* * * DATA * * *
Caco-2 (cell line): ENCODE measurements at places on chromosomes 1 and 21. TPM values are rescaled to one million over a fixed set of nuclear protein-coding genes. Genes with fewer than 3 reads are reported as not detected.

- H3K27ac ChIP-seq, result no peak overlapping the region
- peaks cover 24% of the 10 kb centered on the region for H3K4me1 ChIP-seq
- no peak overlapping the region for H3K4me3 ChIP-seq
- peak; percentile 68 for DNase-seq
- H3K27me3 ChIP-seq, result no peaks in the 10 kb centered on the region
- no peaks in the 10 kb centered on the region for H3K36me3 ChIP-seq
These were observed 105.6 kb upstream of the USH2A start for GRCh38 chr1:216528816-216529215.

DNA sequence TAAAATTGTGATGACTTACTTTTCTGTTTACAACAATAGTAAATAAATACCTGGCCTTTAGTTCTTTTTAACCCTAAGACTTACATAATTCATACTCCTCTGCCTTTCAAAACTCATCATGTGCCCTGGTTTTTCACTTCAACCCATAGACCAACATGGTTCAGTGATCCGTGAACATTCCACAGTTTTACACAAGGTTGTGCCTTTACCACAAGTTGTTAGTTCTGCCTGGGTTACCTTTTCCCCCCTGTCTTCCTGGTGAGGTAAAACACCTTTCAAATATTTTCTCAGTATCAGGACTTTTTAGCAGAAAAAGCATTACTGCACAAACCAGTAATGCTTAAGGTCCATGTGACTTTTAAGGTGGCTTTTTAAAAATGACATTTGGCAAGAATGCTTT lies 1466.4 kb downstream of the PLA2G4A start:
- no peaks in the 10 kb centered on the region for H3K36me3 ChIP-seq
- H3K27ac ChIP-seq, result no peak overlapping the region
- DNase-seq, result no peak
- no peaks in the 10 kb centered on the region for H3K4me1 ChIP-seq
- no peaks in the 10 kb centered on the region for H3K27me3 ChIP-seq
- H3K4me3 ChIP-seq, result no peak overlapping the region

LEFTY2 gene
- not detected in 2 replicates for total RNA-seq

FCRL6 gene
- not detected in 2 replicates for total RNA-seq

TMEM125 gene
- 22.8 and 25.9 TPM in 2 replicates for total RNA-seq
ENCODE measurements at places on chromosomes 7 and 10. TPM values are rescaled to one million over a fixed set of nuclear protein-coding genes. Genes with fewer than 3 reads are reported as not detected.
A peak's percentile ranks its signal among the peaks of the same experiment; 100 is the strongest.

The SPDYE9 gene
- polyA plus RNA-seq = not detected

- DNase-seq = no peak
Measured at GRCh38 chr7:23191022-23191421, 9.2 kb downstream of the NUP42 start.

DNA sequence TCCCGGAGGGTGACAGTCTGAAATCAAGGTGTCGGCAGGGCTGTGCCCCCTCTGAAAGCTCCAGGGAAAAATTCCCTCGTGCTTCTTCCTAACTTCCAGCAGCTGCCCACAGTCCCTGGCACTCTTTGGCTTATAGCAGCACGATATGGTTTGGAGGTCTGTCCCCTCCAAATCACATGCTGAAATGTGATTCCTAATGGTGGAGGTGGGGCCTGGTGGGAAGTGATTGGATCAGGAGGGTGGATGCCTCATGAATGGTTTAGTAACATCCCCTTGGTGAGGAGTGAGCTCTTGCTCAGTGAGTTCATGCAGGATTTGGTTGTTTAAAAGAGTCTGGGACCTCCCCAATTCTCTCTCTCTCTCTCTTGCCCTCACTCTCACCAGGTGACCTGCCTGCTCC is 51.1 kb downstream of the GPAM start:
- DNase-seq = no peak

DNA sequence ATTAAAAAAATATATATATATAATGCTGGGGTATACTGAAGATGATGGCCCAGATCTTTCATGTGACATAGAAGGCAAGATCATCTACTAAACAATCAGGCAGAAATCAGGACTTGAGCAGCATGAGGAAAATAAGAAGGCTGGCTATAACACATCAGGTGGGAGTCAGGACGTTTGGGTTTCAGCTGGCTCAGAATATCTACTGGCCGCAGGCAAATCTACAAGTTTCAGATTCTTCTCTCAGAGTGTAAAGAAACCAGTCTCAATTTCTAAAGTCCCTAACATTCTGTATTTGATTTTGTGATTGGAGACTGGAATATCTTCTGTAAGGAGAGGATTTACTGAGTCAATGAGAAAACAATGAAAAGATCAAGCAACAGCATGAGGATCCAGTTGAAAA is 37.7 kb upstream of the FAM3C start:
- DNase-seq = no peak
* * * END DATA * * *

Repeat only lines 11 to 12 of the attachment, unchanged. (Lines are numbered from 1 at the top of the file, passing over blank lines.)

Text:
- H3K27ac ChIP-seq, result no peak overlapping the region
- DNase-seq, result no peak